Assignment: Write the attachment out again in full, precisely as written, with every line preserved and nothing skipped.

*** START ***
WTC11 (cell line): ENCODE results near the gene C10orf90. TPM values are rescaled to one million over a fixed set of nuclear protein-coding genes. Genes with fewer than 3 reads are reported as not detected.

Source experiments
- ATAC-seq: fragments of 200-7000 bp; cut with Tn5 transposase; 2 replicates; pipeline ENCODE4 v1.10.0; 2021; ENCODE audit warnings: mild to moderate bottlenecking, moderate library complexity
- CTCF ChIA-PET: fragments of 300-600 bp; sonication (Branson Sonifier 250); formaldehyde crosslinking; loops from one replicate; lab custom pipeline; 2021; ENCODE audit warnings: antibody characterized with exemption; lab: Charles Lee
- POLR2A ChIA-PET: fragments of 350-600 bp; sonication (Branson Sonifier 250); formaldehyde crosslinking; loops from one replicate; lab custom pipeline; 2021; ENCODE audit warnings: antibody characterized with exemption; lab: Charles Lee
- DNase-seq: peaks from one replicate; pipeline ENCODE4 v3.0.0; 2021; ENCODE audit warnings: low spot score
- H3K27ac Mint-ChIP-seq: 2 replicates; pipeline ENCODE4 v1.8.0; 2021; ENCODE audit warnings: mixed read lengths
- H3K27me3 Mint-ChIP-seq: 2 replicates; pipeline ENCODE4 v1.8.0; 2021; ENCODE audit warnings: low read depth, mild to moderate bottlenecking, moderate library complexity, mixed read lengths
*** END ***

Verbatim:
WTC11 (cell line): ENCODE results near the gene C10orf90. TPM values are rescaled to one million over a fixed set of nuclear protein-coding genes. Genes with fewer than 3 reads are reported as not detected.

Source experiments
- ATAC-seq: fragments of 200-7000 bp; cut with Tn5 transposase; 2 replicates; pipeline ENCODE4 v1.10.0; 2021; ENCODE audit warnings: mild to moderate bottlenecking, moderate library complexity
- CTCF ChIA-PET: fragments of 300-600 bp; sonication (Branson Sonifier 250); formaldehyde crosslinking; loops from one replicate; lab custom pipeline; 2021; ENCODE audit warnings: antibody characterized with exemption; lab: Charles Lee
- POLR2A ChIA-PET: fragments of 350-600 bp; sonication (Branson Sonifier 250); formaldehyde crosslinking; loops from one replicate; lab custom pipeline; 2021; ENCODE audit warnings: antibody characterized with exemption; lab: Charles Lee
- DNase-seq: peaks from one replicate; pipeline ENCODE4 v3.0.0; 2021; ENCODE audit warnings: low spot score
- H3K27ac Mint-ChIP-seq: 2 replicates; pipeline ENCODE4 v1.8.0; 2021; ENCODE audit warnings: mixed read lengths
- H3K27me3 Mint-ChIP-seq: 2 replicates; pipeline ENCODE4 v1.8.0; 2021; ENCODE audit warnings: low read depth, mild to moderate bottlenecking, moderate library complexity, mixed read lengths